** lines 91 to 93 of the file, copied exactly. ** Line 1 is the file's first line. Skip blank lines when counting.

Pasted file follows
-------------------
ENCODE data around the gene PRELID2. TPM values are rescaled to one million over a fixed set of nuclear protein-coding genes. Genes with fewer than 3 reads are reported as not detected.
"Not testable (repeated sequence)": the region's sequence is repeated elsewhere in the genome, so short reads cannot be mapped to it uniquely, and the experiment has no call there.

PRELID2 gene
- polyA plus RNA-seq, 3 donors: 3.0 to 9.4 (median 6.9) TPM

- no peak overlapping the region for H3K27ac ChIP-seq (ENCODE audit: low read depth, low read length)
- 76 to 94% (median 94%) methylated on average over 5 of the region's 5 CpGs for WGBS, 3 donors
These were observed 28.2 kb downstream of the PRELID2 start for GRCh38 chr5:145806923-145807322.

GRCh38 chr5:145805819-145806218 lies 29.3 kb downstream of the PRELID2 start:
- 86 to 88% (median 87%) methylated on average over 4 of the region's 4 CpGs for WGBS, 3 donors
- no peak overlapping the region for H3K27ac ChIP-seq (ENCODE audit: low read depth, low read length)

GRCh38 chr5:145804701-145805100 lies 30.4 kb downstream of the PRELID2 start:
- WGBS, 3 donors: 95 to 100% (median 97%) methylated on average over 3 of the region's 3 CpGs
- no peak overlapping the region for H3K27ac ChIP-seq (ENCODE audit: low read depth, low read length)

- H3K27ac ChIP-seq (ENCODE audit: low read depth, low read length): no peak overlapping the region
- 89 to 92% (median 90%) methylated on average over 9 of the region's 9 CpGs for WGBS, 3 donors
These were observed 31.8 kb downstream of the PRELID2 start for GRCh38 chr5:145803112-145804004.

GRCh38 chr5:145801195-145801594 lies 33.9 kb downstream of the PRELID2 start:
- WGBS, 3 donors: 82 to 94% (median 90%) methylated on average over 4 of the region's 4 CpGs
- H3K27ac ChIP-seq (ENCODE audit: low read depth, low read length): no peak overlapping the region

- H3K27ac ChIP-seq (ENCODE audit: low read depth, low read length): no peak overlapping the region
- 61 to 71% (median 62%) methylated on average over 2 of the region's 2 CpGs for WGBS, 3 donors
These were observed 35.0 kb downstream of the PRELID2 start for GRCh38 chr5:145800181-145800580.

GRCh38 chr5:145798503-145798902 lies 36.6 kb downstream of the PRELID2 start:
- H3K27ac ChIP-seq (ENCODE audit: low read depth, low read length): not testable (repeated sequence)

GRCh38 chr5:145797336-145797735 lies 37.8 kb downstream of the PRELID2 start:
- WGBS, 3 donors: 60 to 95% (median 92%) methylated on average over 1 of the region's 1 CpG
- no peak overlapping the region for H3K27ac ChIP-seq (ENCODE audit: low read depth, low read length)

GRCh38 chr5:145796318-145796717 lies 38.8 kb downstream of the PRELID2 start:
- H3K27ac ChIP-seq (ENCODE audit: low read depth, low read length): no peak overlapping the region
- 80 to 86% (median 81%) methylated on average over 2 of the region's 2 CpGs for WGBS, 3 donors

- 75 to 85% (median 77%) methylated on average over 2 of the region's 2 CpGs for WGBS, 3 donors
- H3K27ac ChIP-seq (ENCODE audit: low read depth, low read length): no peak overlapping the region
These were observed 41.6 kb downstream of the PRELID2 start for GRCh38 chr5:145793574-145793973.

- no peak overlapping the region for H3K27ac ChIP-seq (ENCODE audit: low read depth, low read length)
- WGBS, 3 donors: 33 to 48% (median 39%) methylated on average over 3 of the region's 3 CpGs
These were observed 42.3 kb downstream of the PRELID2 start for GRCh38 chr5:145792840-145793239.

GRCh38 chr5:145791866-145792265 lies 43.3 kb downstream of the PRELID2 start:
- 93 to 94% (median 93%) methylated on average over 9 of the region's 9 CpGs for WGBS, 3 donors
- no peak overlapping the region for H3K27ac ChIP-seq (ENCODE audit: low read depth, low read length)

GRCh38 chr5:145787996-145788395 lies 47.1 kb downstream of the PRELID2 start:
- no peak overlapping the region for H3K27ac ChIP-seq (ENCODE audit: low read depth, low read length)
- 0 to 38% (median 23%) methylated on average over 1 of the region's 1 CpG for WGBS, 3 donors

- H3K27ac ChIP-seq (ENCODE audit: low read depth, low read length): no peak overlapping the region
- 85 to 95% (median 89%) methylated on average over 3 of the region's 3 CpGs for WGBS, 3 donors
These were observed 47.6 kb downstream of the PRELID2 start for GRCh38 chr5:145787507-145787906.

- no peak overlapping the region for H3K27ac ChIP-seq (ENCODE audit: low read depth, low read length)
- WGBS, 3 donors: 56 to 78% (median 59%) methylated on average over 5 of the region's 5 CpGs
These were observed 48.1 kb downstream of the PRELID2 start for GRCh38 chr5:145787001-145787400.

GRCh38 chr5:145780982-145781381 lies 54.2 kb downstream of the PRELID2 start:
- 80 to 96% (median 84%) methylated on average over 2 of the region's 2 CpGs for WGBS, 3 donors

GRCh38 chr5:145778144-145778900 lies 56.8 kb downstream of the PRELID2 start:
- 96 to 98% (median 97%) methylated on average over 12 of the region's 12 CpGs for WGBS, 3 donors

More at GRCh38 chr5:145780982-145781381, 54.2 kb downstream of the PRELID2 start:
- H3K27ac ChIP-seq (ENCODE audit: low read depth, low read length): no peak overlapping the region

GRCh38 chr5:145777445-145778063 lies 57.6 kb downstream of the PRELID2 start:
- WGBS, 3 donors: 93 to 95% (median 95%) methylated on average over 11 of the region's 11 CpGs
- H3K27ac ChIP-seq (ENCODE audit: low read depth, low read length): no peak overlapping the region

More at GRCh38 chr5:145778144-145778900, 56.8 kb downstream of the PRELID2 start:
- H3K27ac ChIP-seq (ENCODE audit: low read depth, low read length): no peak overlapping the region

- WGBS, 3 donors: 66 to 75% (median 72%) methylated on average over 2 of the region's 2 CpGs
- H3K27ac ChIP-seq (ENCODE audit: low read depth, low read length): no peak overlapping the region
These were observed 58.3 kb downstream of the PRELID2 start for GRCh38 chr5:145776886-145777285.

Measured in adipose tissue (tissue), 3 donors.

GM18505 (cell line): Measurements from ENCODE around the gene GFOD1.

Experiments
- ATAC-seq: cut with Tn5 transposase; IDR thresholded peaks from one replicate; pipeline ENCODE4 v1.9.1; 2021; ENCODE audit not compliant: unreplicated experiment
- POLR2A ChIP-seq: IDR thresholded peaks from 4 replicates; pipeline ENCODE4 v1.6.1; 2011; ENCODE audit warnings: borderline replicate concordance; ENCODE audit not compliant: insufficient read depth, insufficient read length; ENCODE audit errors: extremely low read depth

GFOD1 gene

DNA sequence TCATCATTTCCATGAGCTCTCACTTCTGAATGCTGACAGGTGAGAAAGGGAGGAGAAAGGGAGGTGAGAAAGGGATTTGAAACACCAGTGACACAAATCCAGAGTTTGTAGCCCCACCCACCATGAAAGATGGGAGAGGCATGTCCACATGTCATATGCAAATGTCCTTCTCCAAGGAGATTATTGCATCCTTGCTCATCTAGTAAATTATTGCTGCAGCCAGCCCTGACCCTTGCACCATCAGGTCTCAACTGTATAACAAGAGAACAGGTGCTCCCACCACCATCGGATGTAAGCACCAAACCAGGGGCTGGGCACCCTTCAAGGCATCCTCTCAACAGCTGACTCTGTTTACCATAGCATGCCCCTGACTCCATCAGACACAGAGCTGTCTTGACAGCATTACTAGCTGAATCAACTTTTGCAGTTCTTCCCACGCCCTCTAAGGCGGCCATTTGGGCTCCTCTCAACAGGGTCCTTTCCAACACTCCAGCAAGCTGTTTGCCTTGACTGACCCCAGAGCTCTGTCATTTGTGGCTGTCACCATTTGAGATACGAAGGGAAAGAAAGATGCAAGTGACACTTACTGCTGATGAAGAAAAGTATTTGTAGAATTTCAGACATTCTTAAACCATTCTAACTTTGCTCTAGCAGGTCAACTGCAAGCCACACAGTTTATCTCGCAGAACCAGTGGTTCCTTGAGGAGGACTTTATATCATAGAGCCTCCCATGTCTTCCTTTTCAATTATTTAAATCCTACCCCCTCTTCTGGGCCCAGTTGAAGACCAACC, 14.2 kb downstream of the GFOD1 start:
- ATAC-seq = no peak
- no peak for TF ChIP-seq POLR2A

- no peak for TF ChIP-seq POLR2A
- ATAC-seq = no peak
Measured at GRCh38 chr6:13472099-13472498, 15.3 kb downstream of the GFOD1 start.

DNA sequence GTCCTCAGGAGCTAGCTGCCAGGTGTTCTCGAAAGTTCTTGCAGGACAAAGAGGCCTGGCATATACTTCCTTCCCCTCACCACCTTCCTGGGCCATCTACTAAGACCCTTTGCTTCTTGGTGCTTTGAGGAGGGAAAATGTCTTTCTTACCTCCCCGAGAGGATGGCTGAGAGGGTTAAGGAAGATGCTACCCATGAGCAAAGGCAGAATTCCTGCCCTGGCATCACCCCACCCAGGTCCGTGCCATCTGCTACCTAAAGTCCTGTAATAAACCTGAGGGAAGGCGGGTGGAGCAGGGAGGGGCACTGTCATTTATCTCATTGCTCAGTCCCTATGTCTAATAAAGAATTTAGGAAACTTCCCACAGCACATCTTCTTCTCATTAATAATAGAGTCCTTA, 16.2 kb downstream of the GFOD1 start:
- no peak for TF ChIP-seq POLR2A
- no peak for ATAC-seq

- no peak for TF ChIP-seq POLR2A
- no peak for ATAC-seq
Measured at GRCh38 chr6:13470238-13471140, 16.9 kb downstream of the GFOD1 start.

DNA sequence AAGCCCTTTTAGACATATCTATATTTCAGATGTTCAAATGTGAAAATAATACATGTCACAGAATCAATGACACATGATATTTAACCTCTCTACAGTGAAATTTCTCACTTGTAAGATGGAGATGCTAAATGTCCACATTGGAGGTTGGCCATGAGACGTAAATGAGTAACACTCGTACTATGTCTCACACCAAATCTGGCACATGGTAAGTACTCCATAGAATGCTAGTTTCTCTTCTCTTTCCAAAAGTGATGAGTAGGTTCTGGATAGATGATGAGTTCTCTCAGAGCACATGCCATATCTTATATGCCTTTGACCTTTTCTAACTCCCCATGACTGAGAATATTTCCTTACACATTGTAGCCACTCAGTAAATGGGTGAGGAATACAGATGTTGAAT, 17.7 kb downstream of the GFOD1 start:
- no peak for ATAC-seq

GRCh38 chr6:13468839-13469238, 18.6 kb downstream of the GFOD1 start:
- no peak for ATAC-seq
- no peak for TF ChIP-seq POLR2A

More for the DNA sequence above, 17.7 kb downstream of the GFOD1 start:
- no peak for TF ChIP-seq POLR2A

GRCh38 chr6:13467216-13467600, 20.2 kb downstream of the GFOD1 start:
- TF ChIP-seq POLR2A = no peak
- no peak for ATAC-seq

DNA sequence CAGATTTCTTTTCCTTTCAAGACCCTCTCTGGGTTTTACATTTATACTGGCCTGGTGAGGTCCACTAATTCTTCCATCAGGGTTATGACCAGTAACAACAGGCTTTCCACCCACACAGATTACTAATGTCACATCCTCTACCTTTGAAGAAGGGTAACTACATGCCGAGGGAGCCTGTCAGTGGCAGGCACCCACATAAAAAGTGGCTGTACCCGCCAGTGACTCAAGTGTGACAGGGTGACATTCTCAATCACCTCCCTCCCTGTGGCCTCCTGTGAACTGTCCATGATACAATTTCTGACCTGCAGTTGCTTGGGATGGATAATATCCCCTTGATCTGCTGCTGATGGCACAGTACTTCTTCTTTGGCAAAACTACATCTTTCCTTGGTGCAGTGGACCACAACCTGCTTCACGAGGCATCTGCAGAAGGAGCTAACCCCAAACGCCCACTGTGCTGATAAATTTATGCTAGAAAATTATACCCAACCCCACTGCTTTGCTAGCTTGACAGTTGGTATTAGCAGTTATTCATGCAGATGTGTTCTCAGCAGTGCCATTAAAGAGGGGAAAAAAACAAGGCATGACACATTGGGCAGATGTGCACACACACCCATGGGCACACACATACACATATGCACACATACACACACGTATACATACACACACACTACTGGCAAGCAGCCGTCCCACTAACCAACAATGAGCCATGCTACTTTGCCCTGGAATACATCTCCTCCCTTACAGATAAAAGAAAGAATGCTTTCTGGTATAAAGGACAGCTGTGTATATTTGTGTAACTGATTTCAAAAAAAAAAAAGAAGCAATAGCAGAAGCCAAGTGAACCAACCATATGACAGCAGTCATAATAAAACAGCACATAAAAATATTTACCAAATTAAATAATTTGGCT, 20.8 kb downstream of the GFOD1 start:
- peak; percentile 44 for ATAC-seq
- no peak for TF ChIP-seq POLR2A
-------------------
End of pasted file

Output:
DNA sequence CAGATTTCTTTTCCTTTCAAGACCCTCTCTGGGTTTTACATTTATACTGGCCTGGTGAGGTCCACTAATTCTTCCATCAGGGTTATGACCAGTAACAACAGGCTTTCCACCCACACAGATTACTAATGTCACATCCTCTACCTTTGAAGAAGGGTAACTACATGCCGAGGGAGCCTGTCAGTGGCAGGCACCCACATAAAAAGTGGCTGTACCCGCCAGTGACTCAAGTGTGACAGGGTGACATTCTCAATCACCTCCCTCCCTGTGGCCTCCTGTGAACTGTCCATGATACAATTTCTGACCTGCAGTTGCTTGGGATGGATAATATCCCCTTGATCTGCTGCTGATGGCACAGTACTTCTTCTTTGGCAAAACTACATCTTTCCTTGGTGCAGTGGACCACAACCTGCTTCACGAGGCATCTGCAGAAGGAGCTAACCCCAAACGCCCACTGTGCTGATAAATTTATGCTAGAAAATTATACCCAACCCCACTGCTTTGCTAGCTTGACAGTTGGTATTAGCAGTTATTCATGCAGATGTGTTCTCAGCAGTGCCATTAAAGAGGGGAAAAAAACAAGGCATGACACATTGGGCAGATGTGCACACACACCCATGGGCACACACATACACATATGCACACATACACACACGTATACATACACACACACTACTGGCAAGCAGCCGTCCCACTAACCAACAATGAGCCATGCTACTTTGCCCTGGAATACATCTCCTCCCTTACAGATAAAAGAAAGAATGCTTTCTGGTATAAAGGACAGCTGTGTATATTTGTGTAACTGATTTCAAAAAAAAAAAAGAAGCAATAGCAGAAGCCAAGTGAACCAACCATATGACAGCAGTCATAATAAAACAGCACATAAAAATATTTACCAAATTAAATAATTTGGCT, 20.8 kb downstream of the GFOD1 start:
- peak; percentile 44 for ATAC-seq
- no peak for TF ChIP-seq POLR2A